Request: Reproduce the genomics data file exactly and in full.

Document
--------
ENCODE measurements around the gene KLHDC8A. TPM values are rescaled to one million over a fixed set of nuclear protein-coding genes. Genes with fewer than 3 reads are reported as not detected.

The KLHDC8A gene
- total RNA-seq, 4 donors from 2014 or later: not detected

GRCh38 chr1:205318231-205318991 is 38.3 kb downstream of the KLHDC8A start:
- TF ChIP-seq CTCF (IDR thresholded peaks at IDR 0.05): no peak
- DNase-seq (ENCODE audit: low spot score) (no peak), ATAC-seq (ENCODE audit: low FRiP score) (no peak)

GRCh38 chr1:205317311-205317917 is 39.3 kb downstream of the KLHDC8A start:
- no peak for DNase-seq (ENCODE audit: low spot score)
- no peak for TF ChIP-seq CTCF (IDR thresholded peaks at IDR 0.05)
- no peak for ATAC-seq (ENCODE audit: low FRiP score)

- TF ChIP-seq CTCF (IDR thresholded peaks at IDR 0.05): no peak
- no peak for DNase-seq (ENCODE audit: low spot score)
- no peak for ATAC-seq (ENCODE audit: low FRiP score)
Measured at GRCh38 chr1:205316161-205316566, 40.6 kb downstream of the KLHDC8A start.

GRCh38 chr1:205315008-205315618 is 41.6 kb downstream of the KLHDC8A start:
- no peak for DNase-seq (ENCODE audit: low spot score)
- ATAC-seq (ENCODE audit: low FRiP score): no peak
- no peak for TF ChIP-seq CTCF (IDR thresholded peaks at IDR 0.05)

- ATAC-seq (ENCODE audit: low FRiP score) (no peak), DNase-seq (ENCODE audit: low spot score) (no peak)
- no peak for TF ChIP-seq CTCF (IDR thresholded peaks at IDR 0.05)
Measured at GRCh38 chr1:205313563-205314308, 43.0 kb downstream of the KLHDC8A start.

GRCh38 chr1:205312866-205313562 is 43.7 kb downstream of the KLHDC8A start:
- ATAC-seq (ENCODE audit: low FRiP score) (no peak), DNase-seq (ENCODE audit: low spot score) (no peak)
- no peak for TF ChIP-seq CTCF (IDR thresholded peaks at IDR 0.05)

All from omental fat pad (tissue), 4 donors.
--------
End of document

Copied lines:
ENCODE measurements around the gene KLHDC8A. TPM values are rescaled to one million over a fixed set of nuclear protein-coding genes. Genes with fewer than 3 reads are reported as not detected.

The KLHDC8A gene
- total RNA-seq, 4 donors from 2014 or later: not detected

GRCh38 chr1:205318231-205318991 is 38.3 kb downstream of the KLHDC8A start:
- TF ChIP-seq CTCF (IDR thresholded peaks at IDR 0.05): no peak
- DNase-seq (ENCODE audit: low spot score) (no peak), ATAC-seq (ENCODE audit: low FRiP score) (no peak)

GRCh38 chr1:205317311-205317917 is 39.3 kb downstream of the KLHDC8A start:
- no peak for DNase-seq (ENCODE audit: low spot score)
- no peak for TF ChIP-seq CTCF (IDR thresholded peaks at IDR 0.05)
- no peak for ATAC-seq (ENCODE audit: low FRiP score)

- TF ChIP-seq CTCF (IDR thresholded peaks at IDR 0.05): no peak
- no peak for DNase-seq (ENCODE audit: low spot score)
- no peak for ATAC-seq (ENCODE audit: low FRiP score)
Measured at GRCh38 chr1:205316161-205316566, 40.6 kb downstream of the KLHDC8A start.

GRCh38 chr1:205315008-205315618 is 41.6 kb downstream of the KLHDC8A start:
- no peak for DNase-seq (ENCODE audit: low spot score)
- ATAC-seq (ENCODE audit: low FRiP score): no peak
- no peak for TF ChIP-seq CTCF (IDR thresholded peaks at IDR 0.05)

- ATAC-seq (ENCODE audit: low FRiP score) (no peak), DNase-seq (ENCODE audit: low spot score) (no peak)
- no peak for TF ChIP-seq CTCF (IDR thresholded peaks at IDR 0.05)
Measured at GRCh38 chr1:205313563-205314308, 43.0 kb downstream of the KLHDC8A start.

GRCh38 chr1:205312866-205313562 is 43.7 kb downstream of the KLHDC8A start:
- ATAC-seq (ENCODE audit: low FRiP score) (no peak), DNase-seq (ENCODE audit: low spot score) (no peak)
- no peak for TF ChIP-seq CTCF (IDR thresholded peaks at IDR 0.05)

All from omental fat pad (tissue), 4 donors.